morality of tax?

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The Architecture of International Tax Avoidance- a response TIDI seminar series, Trinity College Dublin, November 5, 2013. Morality of tax?. It is not possible to construe a directors duty to promote the success of the company as a constituting a positive duty to avoid tax, Farrer and Co - PowerPoint PPT Presentation


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    The Architecture of International Tax Avoidance- a response

    TIDI seminar series, Trinity College Dublin, November 5, 2013

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    Morality of tax?

    It is not possible to construe a directors duty to promote the success of the company as a constituting a positive duty to avoid tax, Farrer and CoBoard-level executives often benefit from performance-related reward packages which are indirectly affected by the amount of tax the company pays. Corporate tax avoidance is presented as a matter of high-minded 'fiduciary' duty, but it is probably better understood as being about personal reward," David Quentin, barrister, and co-author of legal opinion. But even if you accept the relatively traditional view of fiduciary duty, there is a strong business case for being progressive on tax. eg reputational risk to those perceived not to pay fair taxes (Amazon, Starbucks, and so on ) Increasingly CFOs when deciding their tax practices are considering whether they would be embarrassed if the public knew about them CFO, large MNC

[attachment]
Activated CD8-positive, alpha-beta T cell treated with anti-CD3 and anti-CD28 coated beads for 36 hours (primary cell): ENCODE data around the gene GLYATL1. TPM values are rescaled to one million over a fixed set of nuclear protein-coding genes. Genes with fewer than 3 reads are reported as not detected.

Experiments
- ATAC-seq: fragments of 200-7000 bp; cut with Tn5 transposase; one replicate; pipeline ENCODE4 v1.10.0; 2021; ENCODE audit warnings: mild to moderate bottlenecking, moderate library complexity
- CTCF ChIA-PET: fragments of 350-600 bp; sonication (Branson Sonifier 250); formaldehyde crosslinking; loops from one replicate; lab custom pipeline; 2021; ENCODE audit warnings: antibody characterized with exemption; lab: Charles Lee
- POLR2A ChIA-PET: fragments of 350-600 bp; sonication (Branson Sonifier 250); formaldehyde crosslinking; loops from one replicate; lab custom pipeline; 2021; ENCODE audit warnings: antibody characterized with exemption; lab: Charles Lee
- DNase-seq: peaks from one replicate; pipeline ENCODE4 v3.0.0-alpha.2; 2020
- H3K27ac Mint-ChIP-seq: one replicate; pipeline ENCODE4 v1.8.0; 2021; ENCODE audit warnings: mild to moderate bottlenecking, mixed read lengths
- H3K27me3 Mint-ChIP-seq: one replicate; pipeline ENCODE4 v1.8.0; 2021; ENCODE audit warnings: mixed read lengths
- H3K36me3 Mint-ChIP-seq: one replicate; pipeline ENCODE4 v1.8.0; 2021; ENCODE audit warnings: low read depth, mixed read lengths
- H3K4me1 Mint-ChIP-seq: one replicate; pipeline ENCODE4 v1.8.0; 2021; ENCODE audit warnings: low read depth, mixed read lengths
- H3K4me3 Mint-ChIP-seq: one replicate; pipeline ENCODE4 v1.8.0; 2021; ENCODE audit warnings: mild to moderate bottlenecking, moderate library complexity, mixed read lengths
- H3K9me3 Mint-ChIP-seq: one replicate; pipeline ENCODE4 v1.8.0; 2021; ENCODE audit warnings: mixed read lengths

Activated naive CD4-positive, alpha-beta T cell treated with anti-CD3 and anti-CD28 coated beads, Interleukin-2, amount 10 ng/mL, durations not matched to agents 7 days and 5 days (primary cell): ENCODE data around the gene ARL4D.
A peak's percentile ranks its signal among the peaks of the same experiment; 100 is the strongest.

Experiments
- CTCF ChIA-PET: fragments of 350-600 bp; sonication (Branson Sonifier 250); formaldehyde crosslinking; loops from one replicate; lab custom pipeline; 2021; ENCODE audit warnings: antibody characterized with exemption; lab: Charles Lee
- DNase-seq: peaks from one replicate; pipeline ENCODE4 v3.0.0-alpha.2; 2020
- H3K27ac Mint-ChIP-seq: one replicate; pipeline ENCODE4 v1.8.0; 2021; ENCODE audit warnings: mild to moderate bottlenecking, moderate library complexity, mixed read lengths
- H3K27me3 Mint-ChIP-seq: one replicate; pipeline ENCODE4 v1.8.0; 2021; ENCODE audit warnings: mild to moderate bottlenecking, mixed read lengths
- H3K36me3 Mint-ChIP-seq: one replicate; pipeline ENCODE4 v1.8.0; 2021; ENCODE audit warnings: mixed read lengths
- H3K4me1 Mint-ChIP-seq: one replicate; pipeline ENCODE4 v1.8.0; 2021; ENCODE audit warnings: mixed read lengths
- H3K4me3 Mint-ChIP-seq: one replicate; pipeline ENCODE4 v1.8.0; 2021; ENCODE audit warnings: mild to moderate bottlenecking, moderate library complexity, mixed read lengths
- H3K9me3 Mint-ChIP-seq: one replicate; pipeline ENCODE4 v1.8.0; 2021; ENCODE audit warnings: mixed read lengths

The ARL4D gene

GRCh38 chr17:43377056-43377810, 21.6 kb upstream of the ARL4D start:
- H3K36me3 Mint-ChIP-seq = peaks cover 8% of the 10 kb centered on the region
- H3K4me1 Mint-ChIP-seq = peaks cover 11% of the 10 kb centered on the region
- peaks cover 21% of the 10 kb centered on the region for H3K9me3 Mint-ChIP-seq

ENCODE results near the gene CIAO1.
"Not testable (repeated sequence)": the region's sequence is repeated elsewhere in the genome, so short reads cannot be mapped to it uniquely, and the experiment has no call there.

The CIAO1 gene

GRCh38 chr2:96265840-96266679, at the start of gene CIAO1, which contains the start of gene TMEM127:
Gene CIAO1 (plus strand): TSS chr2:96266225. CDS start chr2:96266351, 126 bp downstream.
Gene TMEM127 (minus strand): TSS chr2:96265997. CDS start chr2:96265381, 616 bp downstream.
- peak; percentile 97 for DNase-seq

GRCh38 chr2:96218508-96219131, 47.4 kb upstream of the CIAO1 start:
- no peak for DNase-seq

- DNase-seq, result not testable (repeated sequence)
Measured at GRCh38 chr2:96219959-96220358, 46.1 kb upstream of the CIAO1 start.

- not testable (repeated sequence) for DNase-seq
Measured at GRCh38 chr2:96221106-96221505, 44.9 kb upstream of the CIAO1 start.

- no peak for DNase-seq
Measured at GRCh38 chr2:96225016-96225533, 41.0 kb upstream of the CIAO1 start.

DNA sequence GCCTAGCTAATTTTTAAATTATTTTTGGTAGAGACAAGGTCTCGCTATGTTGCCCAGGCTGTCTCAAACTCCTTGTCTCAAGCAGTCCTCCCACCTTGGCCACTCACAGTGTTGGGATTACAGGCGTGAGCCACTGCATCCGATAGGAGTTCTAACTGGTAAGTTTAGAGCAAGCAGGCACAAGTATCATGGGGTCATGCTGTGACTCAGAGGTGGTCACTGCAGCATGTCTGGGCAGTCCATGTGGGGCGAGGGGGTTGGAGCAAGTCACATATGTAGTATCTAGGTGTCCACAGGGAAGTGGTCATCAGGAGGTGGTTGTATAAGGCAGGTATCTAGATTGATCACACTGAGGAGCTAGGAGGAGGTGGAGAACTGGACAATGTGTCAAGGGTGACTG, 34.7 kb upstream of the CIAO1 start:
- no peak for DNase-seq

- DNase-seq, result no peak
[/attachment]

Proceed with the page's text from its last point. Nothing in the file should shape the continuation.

• Justin King, CEO Sainsbury's


  • Daily Telegraph, 5th November 2013

    How we do business, how we put back into the community of which we are a part, put back into the society from which we draw our revenues is a moral issue and its one that our consumers have every right to ask us. The vast majority of individuals in this country dont get to elect where they pay their tax but some corporations do. I have a very simple view on it - a corporation should be prepared to stand up and say what tax it pays and why it chooses where to pay it - because if were doing nothing wrong, which is usually the thing I hear asserted, then we should have no problem at all laying it bare to public scrutiny*

  • Tax havens? More than half of world trade at least on paper passes through tax havens (Shaxson 2011)More than half of all banking assets and a third of multinational company investments are routed via tax havens (Palan, Murphy and Chavagneux 2010),In 2010 the International Monetary Fund estimated that the money on the balance sheets of small island tax havens alone amounted to US$18tn about a third of the worlds financial wealth(IMF Working paper 2010)98 of the FTSE 100 have subsidiaries in tax havens (Action Aid, 2010)India, MNCs with presence in tax havens pay on average 30% less tax per unit of profit than those without presence in havens ( Christian Aid, Who Pays the Price ? 2013) *

  • Irelands role


  • *We want to be a part of the solution, not the problem- Michael Noonan, October 2013

  • Are we part of the problem?